Yakult enters age of dietary microbes and microbiota composition data
27 Nov 2023 — Most proclaimed probiotics on the market today do not reveal how many live bacteria are in the supplements nor provide the scientific literature to verify the health benefits. Experts from probiotics pioneer Yakult Europe and the Netherlands installation sit down with Nutrition Insight in a two-part series to explain the modern research perspective on the gut microbiome, microorganisms and their role in overall health.
The first characterization of a probiotic that claims to improve gut health should include how many live bacteria it contains and the scientific literature about the strain and its benefits — in Yakult’s case that is the Lacticaseibacillus paracasei Shirota, named after the founding father (Minoru Shirota) of their original strain in 1935.
Dr. Olaf Larsen, senior manager science, Yakult Nederland, tells us that current research targets the supply of live microorganisms to restore a compromised gut. “We just finished research to see how this concept is being incorporated among healthcare professionals — especially dietitians in the Netherlands.”
“It is currently very much in focus for the scientific community. How are you going to prevent it? For example, one of the things we would like to do is incorporate more of the Mediterranean diet. This improves the quality of life by improving the gut microbiota status. It basically pushes away the process of aging,” Larsen explains.
Meanwhile, the concept was already practiced in China over 1600 years ago by supplementing people with a yellow soup containing live bacteria.
The notion is further explained by trained microbiologist Dr. Bruno Pot, Ph.D., science director at Yakult Europe. “We are trying, with a number of associations like ISAPP (International Scientific Association for Probiotics and Prebiotics), to address the concept of dietary microbes which is missing currently.”
“It’s a food category which doesn’t exist yet. Very similar to dietary fibers. Dietary fibers are known to every nutritionist — every dietitian in the world knows the importance of dietary fiber to health,” Pot tells us.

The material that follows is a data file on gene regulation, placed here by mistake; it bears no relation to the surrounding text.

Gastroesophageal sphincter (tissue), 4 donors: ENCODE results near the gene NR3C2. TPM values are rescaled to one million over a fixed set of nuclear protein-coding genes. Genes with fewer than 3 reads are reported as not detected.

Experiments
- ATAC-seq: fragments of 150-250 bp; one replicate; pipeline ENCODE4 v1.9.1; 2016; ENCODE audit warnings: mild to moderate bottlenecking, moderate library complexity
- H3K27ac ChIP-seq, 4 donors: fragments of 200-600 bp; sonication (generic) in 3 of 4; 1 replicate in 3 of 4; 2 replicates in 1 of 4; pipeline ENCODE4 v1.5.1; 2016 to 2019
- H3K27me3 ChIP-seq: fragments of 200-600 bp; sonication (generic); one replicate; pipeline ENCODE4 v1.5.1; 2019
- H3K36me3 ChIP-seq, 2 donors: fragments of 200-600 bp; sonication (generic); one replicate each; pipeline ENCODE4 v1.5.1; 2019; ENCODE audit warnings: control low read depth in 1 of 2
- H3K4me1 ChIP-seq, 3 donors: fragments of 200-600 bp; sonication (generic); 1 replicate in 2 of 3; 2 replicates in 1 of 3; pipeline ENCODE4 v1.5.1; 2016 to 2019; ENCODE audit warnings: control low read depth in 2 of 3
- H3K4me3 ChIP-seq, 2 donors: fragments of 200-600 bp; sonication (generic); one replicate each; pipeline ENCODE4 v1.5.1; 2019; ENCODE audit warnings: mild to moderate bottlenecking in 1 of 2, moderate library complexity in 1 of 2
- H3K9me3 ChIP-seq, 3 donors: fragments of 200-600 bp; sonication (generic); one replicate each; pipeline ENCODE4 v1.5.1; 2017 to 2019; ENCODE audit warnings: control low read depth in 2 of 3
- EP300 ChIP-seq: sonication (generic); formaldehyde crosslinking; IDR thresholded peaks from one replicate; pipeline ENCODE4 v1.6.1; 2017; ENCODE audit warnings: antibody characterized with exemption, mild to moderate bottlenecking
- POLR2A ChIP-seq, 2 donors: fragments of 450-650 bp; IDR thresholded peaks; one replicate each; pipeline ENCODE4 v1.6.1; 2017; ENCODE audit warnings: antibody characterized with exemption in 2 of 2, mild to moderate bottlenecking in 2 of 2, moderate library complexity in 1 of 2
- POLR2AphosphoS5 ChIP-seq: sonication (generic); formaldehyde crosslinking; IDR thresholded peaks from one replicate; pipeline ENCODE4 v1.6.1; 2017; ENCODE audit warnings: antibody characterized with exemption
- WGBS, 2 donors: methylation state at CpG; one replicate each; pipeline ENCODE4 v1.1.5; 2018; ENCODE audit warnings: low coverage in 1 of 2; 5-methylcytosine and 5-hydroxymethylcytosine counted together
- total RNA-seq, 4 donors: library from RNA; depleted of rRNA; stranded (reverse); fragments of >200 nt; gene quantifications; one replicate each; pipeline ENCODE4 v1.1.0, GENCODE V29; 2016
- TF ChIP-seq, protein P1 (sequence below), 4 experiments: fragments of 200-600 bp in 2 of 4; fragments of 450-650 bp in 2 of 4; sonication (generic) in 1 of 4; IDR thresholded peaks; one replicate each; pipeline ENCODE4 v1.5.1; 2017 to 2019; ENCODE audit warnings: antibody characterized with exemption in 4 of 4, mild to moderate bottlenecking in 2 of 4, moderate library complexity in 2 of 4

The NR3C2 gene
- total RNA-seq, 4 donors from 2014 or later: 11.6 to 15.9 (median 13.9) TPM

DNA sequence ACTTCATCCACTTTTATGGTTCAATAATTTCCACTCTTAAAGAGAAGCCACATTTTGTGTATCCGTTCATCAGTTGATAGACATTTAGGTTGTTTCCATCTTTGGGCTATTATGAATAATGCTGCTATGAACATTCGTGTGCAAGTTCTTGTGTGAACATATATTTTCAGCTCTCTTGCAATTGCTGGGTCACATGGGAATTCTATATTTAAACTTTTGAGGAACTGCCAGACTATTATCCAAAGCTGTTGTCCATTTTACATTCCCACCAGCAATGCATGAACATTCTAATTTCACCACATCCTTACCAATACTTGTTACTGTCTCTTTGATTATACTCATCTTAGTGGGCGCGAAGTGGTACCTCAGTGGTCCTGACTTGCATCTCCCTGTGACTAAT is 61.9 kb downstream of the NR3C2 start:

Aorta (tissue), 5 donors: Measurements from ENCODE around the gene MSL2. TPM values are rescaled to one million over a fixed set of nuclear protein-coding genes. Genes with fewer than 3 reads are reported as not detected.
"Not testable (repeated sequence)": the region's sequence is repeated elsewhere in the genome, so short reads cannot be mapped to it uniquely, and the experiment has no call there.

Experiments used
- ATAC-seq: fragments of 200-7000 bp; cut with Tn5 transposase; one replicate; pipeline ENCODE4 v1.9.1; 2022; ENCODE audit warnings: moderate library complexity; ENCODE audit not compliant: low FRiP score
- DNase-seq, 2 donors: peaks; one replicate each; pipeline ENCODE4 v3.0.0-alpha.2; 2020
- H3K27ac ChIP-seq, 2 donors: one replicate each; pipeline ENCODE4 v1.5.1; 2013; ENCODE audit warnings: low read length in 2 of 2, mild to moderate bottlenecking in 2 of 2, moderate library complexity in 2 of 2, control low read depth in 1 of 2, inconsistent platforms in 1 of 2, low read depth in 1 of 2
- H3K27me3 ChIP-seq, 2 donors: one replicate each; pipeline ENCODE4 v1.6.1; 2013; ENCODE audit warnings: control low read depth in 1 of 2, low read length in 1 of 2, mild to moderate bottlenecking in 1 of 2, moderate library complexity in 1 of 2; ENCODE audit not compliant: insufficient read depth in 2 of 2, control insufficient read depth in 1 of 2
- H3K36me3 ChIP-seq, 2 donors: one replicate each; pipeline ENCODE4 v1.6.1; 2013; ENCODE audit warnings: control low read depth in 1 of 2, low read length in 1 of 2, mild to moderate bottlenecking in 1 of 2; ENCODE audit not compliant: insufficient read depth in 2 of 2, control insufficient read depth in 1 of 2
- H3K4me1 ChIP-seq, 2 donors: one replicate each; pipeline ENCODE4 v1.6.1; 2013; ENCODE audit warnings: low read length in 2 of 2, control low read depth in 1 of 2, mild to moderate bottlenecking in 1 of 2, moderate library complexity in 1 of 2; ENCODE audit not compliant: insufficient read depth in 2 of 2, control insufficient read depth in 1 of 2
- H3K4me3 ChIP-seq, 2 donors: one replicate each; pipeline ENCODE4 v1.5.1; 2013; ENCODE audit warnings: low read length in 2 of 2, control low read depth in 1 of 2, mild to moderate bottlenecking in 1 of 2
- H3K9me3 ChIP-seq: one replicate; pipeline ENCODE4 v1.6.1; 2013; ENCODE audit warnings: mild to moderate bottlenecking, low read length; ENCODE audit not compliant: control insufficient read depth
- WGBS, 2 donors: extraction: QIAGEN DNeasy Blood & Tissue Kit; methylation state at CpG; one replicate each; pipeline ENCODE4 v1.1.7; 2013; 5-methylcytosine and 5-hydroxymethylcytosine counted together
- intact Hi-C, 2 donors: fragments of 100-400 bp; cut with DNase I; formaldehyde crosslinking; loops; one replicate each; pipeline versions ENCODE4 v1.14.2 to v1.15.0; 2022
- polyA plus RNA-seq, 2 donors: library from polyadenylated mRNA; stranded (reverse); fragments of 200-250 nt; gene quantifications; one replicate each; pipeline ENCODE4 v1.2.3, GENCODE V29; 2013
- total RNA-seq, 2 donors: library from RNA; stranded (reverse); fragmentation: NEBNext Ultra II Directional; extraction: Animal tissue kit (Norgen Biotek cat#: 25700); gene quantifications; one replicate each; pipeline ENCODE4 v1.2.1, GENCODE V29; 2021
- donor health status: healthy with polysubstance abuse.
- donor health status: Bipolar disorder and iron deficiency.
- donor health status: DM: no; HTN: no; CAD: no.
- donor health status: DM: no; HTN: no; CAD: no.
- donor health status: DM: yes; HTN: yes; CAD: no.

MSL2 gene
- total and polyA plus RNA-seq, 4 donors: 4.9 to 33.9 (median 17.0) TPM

“I think that the microbiota science points out that it’s really important also to have a supplement with live microorganisms because what we’ve seen in the last 50 years is the diversity of the microbiota has gone down dramatically and at the same time we’ve seen an increase in non-communicable diseases.”
“The hypothesis was proposed in 2002 and in the meantime further research has been done, which has confirmed indeed we have lost a lot of diversity in our gut through the way we eat.
The USDA database was used to collect information to fuel the research that is going on there.”
As chair of the Microbiome Working Group in the US, Pot explains the USDA database now has the capability to allow food and beverage producers to include the number of bacteria in their products. “Yakult was the first in the US to put our numbers in the database because that will become research to see exactly how many microorganisms people are ingesting,” he says.
At least 40,000 complete microbiota compositions are needed to understand how the functionalities (that lead to disease types) link to each other.
Last month, Yakult Europe hosted thought leaders to present emerging research findings on the link between gut health and its effect on mental health. In the previous 30 years, there has been a steep upward trend in rising cases of depression and anxiety in Western countries.